Nigeria’s petrol subsidy payments which gulped a whooping sum of N2.04 trillion between January and July 2022 to cushion the price effect on Nigerians is set to rise further to a little over N4 trillion. Removal of this welfare package will hit hard on Nigerians unless there is adequate investment in transportation and power, which Nigerians spend heavily on.
The N2.04 trillion subsidy payments in the review period, represents a N1.78 trillion variance from the prorated N258.25 billion budgeted by the federal government. This is contained in the NNPC presentation to the Federation Account Allocation Committee (FAAC) for the month of August 2022.
As a result of the huge subsidy payment, stated under-recovery of PMS or value shortfall, which is the cost of under-priced sales of petrol, Nigeria is now set for its biggest ever fiscal imbalance in history.
FG Must Ramp Up Investment In Transport, Power Infrastructure Before N4 Trillion Subsidy Removal
Recall that the federal government recorded a fiscal deficit of N7.3 trillion in 2021, the biggest of its kind as of then.
However, with petrol subsidy payment expected to quaff at least N4 trillion, increased debt servicing cost, and oil revenue still underperforming as a result of oil theft and under-production, the difference between revenue and expenditure in 2022 could just overshoot the previous year’s record.
Energy subsidies are essentially government actions towards price control, which serve a purpose of either lowering the cost of production for producers, or the cost of retail for consumers, with the government subsidizing the bill by covering part of the cost.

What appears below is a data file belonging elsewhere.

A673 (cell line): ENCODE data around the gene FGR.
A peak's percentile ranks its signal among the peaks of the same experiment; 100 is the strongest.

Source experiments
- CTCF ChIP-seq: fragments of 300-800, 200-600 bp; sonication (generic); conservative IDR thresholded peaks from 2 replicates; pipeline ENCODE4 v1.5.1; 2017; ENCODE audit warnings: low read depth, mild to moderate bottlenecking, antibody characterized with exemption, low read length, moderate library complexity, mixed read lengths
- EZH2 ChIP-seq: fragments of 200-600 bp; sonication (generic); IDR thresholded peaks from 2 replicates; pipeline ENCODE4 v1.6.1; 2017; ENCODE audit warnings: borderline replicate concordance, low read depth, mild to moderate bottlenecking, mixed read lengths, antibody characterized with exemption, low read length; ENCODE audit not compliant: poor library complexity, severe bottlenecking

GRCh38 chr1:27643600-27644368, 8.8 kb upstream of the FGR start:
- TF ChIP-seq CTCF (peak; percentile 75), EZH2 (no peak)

This subsidy could come in form of direct payments, tax preferences, or trade restrictions. The Nigerian federal government’s petroleum subsidy reported as the “Under-Recovery of PMS/Value Shortfall”, is the cost of under-priced sales of premium motor spirit (PMS), more commonly referred to as petrol.
While subsidies may have major benefits for the average citizen in the form of supply security or increasing disposable income, they tend to be detrimental to the government. Subsidies are an inefficient way for governments to use resources, with subsidy spending often coming directly from government revenue or in dire cases, government reserves.
There have been calls to remove the fuel subsidy, however it is feared to cause inflationary pressure in the economy, especially at a time when the world is experiencing increased level of inflation.
The Minister of Finance, Budget and National Planning, Zainab Ahmed has revealed that the government plans to stop subsidy payments in 2023, stating that the subsidy regime was not sustainable and might force the government to borrow more in 2021.
However, Nigerians could be buying petrol at N482 per litre when the subsidy payment is discontinued, according to the managing director of the Nigeria National Petroleum Corporation Limited, Mele Kyari.
Meanwhile, the Customs comptroller-general, Hameed Ali, in a session with the House of Representatives’ Committee on Finance last week refuted the claim by the NNPC that Nigeria’s daily consumption of petrol is 60 million litres.